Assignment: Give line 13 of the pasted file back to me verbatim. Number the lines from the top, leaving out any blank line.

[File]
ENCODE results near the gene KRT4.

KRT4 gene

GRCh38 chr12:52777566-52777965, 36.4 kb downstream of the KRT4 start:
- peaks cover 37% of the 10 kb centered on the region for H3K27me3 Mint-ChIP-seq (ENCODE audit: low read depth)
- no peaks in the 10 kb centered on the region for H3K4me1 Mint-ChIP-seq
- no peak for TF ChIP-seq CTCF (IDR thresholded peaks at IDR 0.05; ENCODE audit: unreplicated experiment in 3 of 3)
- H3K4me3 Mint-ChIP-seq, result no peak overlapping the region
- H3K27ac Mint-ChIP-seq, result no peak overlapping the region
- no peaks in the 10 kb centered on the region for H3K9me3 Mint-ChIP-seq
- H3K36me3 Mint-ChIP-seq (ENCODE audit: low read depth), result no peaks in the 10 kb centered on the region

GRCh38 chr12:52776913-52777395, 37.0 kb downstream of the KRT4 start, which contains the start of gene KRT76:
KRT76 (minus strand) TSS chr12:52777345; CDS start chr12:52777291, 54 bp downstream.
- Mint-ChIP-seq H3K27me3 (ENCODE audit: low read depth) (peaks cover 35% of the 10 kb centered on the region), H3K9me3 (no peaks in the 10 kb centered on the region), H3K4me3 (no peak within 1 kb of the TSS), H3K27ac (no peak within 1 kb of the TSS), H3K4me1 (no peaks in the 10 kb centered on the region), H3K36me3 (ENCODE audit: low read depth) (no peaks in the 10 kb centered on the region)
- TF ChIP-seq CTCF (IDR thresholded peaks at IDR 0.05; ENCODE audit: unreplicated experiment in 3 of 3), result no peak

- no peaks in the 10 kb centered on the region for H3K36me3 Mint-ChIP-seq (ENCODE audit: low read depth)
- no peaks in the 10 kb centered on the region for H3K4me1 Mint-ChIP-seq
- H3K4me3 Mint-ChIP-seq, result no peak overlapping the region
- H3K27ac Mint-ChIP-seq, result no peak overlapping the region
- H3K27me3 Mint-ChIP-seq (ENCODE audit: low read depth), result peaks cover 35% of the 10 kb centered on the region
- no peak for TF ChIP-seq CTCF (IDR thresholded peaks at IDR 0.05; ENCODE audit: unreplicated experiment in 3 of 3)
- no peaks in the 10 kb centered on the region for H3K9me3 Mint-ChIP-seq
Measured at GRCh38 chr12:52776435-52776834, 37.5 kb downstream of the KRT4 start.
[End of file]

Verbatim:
- Mint-ChIP-seq H3K27me3 (ENCODE audit: low read depth) (peaks cover 35% of the 10 kb centered on the region), H3K9me3 (no peaks in the 10 kb centered on the region), H3K4me3 (no peak within 1 kb of the TSS), H3K27ac (no peak within 1 kb of the TSS), H3K4me1 (no peaks in the 10 kb centered on the region), H3K36me3 (ENCODE audit: low read depth) (no peaks in the 10 kb centered on the region)